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GOP Surveys Itself on New Agenda

As part of their ongoing project to craft a new Republican agenda, House GOP leaders have asked for input from everywhere — regular citizens, online activists and national party leaders — and now they are surveying themselves.

Chief Deputy Minority Whip Kevin McCarthy (Calif.) last week asked Republican Members to fill out a three-page “private survey” reporting what constituents have told them are the most important issues facing the country.

The poll is part of the America Speaking Out project, a multipronged effort launched by House Republican leaders in May to gather ideas for their new agenda from citizens around the country.

Republicans expect to release the final policy document in September.

Many of the survey’s questions mirror topics addressed on the project’s website,, where visitors can submit and debate policy solutions.

“What are some ideas or solutions you have heard on how Congress can best help encourage private sector job creation?” one survey question asks Members.

“Given that spending and the size of the government are recurring themes on America Speaking Out, what are some of the best solutions you are hearing on how to rein in runaway spending?” asks another.

Another question asks Members to list specific procedural reforms that Republicans should enact. GOP Members have advocated reforms of the legislative process in order to give the minority party more rights to review and amend bills, an issue that became a sore subject for Republicans who felt they had no meaningful input on the health care reform bill.

On the last page of the survey, Members who want to offer a “specific proposal” are invited to “submit a one-page document on the idea.”

“The one-page must include a purpose (what problem are you solving?), a summary (what are you doing to solve it?), and background (other relevant information),” the survey said.

A copy of the survey obtained by Roll Call asks Members to return the completed questionnaire to McCarthy or the deputy whip’s office by July 2, the first day of the weeklong July Fourth recess.

McCarthy, who was tapped by Minority Leader John Boehner (R-Ohio) to lead the agenda initiative earlier this year, said the purpose of the survey was simply to collect as much information as possible for the agenda project.

“You may get 1,000 people at a town hall meeting, but how many people will raise their hand?” McCarthy said. “This gives everybody in the conference the ability, equally, to express what they are hearing in their district.”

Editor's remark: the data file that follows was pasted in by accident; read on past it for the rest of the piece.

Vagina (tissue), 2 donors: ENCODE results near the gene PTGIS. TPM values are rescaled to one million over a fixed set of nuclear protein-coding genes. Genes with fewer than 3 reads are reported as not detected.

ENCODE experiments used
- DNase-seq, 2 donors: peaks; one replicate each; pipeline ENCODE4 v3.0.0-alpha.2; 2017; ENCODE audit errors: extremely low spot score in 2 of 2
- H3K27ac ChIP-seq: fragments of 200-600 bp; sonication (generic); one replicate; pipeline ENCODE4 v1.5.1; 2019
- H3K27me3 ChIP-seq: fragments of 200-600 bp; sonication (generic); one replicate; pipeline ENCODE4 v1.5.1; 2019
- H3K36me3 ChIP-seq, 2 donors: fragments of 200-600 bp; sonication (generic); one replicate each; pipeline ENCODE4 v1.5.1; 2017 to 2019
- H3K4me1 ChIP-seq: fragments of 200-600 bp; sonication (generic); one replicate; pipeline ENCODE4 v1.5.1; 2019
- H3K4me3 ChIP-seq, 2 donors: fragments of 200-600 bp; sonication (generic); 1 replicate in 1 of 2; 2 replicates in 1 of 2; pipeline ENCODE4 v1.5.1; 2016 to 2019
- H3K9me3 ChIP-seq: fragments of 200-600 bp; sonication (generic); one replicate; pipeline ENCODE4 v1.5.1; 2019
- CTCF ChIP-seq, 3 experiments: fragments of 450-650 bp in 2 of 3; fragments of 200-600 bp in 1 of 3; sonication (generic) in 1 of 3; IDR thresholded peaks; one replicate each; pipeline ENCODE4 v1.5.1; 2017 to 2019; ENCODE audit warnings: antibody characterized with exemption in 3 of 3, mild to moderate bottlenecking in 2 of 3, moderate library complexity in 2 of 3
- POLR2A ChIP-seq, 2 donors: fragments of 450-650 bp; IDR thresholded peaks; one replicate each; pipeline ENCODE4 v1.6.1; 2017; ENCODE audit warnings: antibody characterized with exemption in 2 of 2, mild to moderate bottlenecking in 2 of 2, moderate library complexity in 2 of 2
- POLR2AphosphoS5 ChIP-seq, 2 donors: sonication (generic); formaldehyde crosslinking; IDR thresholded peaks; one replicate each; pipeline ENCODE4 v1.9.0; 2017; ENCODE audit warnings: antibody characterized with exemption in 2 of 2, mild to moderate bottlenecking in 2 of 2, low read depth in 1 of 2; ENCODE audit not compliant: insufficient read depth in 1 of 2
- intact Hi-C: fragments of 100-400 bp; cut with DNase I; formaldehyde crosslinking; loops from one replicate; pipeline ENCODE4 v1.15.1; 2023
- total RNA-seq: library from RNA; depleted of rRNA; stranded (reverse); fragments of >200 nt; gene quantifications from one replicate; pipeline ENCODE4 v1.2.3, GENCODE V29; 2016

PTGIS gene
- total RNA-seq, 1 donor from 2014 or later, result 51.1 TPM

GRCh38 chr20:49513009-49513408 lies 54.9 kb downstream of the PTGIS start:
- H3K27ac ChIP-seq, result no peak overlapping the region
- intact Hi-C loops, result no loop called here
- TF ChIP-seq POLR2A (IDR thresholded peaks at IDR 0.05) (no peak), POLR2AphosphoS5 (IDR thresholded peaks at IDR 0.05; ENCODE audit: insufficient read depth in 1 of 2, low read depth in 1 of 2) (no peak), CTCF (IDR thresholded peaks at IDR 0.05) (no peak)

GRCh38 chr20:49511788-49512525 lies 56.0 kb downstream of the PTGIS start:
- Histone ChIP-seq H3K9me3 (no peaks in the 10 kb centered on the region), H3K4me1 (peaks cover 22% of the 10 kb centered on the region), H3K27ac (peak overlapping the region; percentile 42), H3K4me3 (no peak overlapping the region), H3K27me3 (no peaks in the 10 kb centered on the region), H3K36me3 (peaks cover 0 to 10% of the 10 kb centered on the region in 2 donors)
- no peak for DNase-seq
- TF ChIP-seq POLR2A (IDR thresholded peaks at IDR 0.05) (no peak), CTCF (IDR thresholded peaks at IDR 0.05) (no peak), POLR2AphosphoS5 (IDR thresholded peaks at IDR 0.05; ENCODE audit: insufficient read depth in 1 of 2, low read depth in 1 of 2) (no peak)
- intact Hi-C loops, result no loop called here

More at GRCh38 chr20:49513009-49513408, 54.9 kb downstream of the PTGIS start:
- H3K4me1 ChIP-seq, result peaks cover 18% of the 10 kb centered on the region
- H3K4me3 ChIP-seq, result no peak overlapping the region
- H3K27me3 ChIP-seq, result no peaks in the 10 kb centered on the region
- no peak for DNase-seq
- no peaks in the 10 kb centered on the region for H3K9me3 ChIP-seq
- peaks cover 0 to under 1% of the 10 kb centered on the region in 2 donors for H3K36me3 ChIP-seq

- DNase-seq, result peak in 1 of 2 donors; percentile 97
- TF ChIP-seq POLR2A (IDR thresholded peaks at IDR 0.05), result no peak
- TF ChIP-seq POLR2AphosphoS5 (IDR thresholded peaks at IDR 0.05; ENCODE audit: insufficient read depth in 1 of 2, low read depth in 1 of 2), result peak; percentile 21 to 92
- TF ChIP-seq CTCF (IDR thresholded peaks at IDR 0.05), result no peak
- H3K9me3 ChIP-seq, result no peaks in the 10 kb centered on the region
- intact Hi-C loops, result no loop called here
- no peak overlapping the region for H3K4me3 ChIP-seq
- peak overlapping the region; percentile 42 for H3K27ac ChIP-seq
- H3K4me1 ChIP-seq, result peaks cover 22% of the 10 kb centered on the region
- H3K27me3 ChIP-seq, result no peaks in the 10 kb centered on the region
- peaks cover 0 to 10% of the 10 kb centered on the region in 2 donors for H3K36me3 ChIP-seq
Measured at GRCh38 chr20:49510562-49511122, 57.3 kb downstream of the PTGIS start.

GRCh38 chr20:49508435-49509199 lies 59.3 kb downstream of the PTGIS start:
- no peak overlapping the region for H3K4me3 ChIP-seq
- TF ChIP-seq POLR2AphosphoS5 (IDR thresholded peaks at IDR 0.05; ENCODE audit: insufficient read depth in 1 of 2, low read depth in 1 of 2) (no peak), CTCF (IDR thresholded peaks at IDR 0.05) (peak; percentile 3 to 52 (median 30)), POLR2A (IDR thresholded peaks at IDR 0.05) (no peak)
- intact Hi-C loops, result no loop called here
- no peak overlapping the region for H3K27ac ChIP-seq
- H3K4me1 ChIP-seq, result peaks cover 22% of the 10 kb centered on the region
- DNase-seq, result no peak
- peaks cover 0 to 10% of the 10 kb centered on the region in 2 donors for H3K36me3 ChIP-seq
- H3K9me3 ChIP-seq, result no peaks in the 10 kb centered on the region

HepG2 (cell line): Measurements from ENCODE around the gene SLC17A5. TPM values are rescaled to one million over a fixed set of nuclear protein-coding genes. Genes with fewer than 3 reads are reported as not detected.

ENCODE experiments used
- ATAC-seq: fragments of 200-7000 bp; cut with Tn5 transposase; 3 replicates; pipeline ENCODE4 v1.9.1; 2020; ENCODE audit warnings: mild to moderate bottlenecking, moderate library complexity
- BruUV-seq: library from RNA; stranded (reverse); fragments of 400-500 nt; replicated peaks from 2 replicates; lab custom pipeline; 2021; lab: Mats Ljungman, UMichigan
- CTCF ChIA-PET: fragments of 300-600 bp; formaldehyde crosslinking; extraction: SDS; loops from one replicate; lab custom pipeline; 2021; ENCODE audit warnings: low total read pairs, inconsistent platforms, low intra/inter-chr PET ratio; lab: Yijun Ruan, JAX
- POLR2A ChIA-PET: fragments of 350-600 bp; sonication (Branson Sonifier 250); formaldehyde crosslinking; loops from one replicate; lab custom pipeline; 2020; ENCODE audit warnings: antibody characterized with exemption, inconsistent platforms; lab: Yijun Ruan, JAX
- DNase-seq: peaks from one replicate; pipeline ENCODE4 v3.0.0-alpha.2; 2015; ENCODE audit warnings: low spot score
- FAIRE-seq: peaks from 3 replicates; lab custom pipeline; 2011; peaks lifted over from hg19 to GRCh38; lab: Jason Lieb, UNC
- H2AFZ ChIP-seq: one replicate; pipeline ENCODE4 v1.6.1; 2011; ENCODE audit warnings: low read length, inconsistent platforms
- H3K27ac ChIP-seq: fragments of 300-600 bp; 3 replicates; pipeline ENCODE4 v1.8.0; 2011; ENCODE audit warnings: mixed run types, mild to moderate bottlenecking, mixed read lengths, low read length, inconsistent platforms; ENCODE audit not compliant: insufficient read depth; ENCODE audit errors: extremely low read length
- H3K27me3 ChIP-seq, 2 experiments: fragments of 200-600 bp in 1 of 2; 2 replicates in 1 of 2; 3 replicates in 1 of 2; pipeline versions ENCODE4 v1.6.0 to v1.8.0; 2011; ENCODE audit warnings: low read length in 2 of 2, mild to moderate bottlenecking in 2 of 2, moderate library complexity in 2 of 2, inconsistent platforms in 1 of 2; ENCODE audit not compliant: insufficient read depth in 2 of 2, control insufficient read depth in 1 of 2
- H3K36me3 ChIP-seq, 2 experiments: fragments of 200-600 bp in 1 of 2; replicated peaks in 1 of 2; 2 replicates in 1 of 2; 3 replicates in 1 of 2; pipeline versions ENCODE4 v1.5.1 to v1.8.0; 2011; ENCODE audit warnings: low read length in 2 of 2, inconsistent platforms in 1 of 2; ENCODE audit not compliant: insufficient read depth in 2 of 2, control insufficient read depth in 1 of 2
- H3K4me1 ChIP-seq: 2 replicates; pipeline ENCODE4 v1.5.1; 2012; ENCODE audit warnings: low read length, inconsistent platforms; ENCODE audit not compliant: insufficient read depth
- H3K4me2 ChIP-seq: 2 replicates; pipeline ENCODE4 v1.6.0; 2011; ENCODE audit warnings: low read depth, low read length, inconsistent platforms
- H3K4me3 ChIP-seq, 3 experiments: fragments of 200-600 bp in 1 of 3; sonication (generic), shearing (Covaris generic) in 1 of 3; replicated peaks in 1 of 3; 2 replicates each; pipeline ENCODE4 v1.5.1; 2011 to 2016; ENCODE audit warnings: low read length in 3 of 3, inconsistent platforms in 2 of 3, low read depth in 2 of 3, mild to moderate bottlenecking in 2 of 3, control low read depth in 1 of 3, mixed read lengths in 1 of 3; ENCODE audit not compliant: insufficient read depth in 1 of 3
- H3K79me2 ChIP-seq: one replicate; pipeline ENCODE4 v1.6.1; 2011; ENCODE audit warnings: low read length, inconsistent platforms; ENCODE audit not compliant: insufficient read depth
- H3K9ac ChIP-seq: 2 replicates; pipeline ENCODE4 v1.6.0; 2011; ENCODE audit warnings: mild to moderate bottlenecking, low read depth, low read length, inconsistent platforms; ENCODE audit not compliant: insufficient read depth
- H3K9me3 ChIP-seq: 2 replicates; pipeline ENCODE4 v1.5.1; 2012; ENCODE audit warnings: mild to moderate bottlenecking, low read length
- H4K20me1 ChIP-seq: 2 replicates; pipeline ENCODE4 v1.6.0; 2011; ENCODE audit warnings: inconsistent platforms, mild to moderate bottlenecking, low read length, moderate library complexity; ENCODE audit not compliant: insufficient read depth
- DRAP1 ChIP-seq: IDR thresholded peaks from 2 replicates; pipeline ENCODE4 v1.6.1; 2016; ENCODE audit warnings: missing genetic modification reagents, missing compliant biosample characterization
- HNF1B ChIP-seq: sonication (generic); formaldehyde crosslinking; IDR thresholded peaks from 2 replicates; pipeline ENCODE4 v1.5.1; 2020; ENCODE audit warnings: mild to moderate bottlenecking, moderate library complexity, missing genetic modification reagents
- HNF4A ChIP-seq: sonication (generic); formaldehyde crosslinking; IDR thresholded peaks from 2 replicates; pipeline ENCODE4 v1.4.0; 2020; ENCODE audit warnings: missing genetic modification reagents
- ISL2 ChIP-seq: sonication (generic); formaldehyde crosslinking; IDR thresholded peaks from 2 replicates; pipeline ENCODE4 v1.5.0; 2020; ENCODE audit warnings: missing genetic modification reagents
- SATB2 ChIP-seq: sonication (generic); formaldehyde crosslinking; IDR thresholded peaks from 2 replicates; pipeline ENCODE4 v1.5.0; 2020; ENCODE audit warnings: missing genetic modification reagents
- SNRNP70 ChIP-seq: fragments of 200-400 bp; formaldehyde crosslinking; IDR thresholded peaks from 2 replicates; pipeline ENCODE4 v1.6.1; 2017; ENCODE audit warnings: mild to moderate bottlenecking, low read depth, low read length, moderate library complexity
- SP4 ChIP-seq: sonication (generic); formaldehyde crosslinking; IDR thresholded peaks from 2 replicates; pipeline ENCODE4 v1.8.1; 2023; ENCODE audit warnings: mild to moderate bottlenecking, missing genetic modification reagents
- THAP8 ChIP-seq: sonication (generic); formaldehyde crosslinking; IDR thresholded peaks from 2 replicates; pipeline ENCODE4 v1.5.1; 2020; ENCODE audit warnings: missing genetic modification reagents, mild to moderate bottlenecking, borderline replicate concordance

McCarthy said Members have been bombarded with ideas from their constituents during town halls throughout the past few weeks.

Asking Members to write down the ideas they have heard, he said, allows them to step back and prioritize the issues that matter most to their constituents at home.

“I may have heard of 500 things at town hall meeting … but this is the overriding message and the top issues, so what it also does is make people emphasize the priority and prioritize the issues for each district,” McCarthy said.

Some Members were not amused by the homework assignment and quietly wondered about the purpose of filling out the survey.

“I can’t get excited about it,” said one Member, who shook his head and laughed when asked about the questionnaire.

Another Member had not looked at the document and questioned what it added to the process.

A third quipped that the “one page” proposal sounded a lot like another document: “a bill.”

Others argued the survey was a valuable part of the information gathering process.

“It’s what we are supposed to be doing, no question about it,” Rep. Charles Boustany (R-La.) said. “A lot of it may not have surprises but it’s important to verify the comments on [the website].”

Another lawmaker added that it was a good idea to survey Members on their thoughts, even if the answers that leadership receives aren’t exactly revolutionary.

Rep. Darrell Issa (R-Calif.) said the structure that the survey provides gives leaders a clearer picture of what issues are being talked about in each Congressional district.

“The difference between doing a survey and getting anecdotal remarks from Members is the survey doesn’t have any prejudice,” Issa said. “Basically it stands on its own.”

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